More than 1,000 military veterans have signed on to a letter condemning President Trump over his “sustained attacks” on Lt. Col. Alexander Vindman, the Army official who provided damaging testimony during the House’s impeachment inquiry and was later recalled from the White House’s National Security Council (NSC).
The letter, which was organized by the anti-Trump group National Security Action, condemned the dismissal of Vindman and his twin brother, Lt. Col. Yevgeny Vindman, saying it suggests that Trump is prioritizing “a personal vendetta over our national security.”
HANAU, Germany (AP) — A 43-year-old German man shot and killed nine people at several locations in a Frankfurt suburb overnight in attacks that appear to have been motivated by far-right beliefs, officials said Thursday.
The gunman first attacked a hookah bar in central Hanau at about 10 p.m. Wednesday, killing several people before heading about 2.5 kilometers (1.5 miles) west and opening fire again, claiming more victims.
Witnesses and surveillance videos of the suspect’s getaway car led authorities quickly to his home, near the scene of the second attack, where he was found dead near his 72-year-old mother, said Peter Beuth, the interior minister for the state of Hesse.
A website believed to be the suspect’s is being evaluated, Beuth said.
“Initial analysis of the webpage of the suspect indicate a xenophobic motivation,” he said.
He said federal prosecutors have taken over the investigation of the crime and are treating it as an act of domestic terrorism.
A federal judge in Arizona has ruled that Border Patrol facilities in the Tucson sector deprive migrants of “basic human needs,” saying the conditions at the temporary detention facilities are “substantially worse” than those in jails or prisons and violate the Constitution.
Overcrowding was at times so severe, U.S. District Judge David C. Bury found, that migrants were forced to sleep on the floor in bathrooms and in toilet stalls.
The Wednesday ruling permanently enjoins U.S. Customs and Border Protection from detaining migrants in holding cells at its Tucson sector stations for longer than 48 hours — “unless CBP can provide conditions of confinement that meet detainees’ basic human needs.”
HOUSTON (AP) — A federal judge has ruled the U.S. Army Corps of Engineers isn’t liable to damage to thousands of Houston homes that were inundated by two federally owned reservoirs in the days following Hurricane Harvey because they would have flooded regardless.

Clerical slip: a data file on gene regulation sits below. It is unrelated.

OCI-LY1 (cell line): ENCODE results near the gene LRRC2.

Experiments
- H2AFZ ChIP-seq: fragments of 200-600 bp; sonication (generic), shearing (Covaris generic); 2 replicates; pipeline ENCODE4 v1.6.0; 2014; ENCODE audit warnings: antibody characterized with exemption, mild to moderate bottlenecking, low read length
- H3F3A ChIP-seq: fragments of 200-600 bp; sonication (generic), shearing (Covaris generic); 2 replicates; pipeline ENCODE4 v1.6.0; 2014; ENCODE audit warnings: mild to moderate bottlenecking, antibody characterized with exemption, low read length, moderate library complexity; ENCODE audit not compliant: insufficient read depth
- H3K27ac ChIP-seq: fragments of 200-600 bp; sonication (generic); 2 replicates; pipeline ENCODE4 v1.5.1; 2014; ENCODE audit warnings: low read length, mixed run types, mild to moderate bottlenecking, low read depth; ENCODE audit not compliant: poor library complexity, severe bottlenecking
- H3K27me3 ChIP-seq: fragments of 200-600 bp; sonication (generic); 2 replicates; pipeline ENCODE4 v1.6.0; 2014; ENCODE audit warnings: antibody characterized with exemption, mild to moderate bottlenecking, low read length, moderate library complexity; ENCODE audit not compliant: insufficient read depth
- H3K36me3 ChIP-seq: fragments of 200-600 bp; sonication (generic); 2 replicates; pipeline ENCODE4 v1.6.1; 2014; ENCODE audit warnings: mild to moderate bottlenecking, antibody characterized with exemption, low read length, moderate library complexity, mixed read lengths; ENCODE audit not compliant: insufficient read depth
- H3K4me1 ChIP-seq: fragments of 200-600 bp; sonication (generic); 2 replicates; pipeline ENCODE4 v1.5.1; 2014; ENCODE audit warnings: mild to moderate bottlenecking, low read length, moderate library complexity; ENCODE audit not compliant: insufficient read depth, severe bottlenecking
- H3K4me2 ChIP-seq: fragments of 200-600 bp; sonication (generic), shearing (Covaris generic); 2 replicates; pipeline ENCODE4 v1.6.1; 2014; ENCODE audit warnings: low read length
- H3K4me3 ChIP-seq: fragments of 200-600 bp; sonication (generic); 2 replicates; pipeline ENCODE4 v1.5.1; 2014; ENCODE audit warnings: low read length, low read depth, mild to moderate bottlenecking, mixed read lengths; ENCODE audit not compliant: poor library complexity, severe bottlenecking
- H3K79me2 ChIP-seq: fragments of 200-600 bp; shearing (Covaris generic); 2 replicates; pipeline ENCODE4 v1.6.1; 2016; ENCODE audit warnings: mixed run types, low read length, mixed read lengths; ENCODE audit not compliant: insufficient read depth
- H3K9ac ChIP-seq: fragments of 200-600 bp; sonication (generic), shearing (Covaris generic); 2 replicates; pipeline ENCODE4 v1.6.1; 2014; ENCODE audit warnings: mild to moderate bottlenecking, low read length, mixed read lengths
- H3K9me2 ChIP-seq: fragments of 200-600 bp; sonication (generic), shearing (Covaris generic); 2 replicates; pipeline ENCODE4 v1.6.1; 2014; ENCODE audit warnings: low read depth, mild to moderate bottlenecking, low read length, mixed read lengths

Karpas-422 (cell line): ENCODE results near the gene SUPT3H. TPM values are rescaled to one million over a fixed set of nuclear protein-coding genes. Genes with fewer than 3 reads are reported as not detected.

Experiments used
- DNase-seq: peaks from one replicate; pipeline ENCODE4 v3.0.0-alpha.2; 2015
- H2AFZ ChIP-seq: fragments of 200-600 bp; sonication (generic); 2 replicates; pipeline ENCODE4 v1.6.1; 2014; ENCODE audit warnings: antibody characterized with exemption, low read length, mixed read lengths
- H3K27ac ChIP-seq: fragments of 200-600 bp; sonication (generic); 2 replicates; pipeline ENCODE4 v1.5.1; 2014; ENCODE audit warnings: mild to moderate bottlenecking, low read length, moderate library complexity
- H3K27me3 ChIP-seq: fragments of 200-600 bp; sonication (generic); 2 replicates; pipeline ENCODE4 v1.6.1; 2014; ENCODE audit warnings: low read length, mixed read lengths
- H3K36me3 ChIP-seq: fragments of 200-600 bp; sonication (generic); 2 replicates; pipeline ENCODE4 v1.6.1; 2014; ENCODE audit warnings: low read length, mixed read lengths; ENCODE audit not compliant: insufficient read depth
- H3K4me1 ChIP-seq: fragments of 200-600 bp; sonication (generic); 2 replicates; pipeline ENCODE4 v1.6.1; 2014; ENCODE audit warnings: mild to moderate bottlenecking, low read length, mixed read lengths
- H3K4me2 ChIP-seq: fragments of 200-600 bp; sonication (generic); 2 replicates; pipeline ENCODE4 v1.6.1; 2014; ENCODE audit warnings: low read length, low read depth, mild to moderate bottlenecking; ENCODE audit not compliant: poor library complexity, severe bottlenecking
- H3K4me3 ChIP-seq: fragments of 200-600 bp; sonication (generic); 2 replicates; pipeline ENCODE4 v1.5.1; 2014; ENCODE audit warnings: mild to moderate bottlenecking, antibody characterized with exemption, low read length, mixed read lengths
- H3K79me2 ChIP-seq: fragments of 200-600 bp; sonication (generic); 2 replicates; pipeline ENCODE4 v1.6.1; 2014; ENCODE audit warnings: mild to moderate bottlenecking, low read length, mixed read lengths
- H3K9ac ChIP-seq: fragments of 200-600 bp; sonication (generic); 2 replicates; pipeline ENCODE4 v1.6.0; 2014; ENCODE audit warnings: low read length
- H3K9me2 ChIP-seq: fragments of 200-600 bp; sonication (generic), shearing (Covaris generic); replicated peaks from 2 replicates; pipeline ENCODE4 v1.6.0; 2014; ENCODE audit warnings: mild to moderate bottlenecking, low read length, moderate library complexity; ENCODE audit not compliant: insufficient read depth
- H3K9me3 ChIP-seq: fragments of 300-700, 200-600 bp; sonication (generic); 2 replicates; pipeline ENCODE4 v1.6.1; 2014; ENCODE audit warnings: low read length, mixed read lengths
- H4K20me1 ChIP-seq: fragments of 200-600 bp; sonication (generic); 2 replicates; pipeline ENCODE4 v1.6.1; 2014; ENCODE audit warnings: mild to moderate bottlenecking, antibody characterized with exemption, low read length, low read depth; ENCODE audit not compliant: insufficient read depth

U.S. Judge Loren A. Smith of the Court of Federal Claims on Tuesday dismissed the case against the government. Smith said property owners downstream of the Addicks and Barker dams, located about 20 miles (30 kilometers) west of downtown Houston, had no grounds to sue given the unprecedented nature of Harvey’s flooding in 2017.
A woman whose allegations of childhood sex abuse in New York were central to last year’s indictment of Jeffrey Epstein was questioned by the FBI and subpoenaed for testimony by federal prosecutors in Florida more than a decade ago in connection with the first federal investigation into Epstein’s alleged child sex trafficking, according to court documents and multiple sources familiar with the events.
But the woman, who was 19 at the time of her initial contact with federal agents in 2008, did not appear before a grand jury in West Palm Beach, as the subpoena commanded. Before her testimony could be secured, Epstein cemented a controversial and once-secret non-prosecution agreement with the U.S. Attorney’s Office in Miami by pleading guilty to two state prostitution charges for which he was sentenced to 18 months in a county jail.
The woman’s account could have helped prosecutors strengthen an already expansive case against Epstein, by potentially unraveling an alleged network of child sexual abuse at his Manhattan residence that mirrored what had been uncovered at his home in Palm Beach. But with the deal done, the federal grand jury was suspended, the investigation halted, and the subpoena to the woman, ultimately, withdrawn.